Employment data reports include public records like tax liens and lawsuits as well as information on your past jobs. These reports can be used to determine whether you get a new job or promotion. Unfortunately, they’re also the most complicated of all the reports we’ve listed. Unlike other types of reports that are managed by two or three companies, there are hundreds of companies that offer employment screening services. So hunting down every report would be almost impossible – but you still have options. Under the Fair Credit Reporting Act, employers are legally required to ask your permission before they run a background check. You could simply refuse to sign the release form, but doing so would obviously result in most employers hesitating to hire you. However, if an employer denies you a job or promotion because of a background check, they have to give you the name and address of the company that supplied the employment data report. The Federal Trade Commission says you have 60 days after a denial to request a free copy of your report. One often-used employment report is the LexisNexis Screening Solutions Employment History Report. It contains employment-related and other background information. You can get a free copy by calling them at 866-312-8075, or making an online request at www.personalreports.lexisnexis.com/employment_history_report.jsp.
The bottom line is the time to pay the most attention to the companies tracking you is when the information they collect could imminently affect your future. [Source: MoneyTalksNews Angela Colley article 7 Sep 2012]
CRDP BENEFIT: Concurrent Retirement and Disability Pay (CRDP) allows military retirees to receive both military retired pay and Veterans Affairs (VA) compensation. This was prohibited until the CRDP program began on Jan. 1, 2004. This means that an eligible retiree’s retired pay will gradually increase each year until the phase in is complete in 2014. If qualified, you will be enrolled automatically. You must be eligible for retired pay to qualify for CRDP. If you were placed on a disability retirement, but would be eligible for military retired pay in the absence of the disability, you may be entitled to receive CRDP. Under these rules, you may be entitled to CRDP if:
• You are a regular retiree with a VA disability rating of 50 percent or greater.
• You are a reserve retiree with 20 qualifying years of service, who has a VA disability rating of 50 percent or greater and who has reached retirement age. (In most cases the retirement age for reservists is 60, but certain reserve retirees may be eligible before they turn 60. If you are a member of the Ready Reserve, your retirement age can be reduced below age 60 by three months for each 90 days of active service you have performed during a fiscal year.)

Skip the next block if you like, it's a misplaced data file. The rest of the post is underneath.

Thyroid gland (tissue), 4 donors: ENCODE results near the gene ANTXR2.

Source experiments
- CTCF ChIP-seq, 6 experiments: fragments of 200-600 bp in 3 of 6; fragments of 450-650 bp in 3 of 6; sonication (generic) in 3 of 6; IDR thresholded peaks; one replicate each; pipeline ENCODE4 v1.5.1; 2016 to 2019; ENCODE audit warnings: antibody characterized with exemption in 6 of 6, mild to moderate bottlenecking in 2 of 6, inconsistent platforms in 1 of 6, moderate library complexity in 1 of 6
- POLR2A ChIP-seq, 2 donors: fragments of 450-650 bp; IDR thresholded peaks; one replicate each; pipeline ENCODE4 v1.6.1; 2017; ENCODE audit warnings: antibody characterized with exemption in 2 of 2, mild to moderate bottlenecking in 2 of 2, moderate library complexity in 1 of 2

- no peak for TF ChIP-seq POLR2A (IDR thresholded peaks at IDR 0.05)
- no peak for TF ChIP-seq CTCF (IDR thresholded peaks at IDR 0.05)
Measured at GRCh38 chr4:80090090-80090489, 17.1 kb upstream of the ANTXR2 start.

• You are retired under Temporary Early Retirement Act (TERA) and have a VA disability rating of 50 percent or greater.
• You are a disability retiree who earned entitlement to retired pay under any provision of law other than solely by disability, and you have a VA disability rating of 50 percent or greater. You might become eligible for CRDP at the time you would have become eligible for retired pay.
In addition to monthly CRDP payments, you may be eligible for a retroactive payment. If you are due any money from DFAS, you will receive it within 30-60 days of receipt of your first CRDP monthly payment. If DFAS finds that you are also due a retroactive payment from the VA, they will forward an audit to the VA. They are responsible for paying any money they may owe you.
Your retroactive payment date may go as far back as Jan. 1, 2004, but can be limited based on your retirement date or when you first increased to at least 50 percent disability rating No CRDP is payable for any month before January 2004.
If you have any questions regarding your CRDP payment from DFAS, call 800-321-1080. For questions concerning disability ratings or disability compensation, contact the VA at 800-827-1000. [Source: www.dfas.mil/retiredmilitary/disability/crdp.html Sep 2012]
VA BLUE BUTTON PROGRAM UPDATE: The Department of Veterans Affairs announced Aug. 31 that during August, the one millionth patient has registered for Blue Button to access and download their Personal Health Record (PHR) information.
For more information on the Blue Button initiative, refer to www.va.gov/bluebutton. [Source: VA News Release 31 Aug 2012]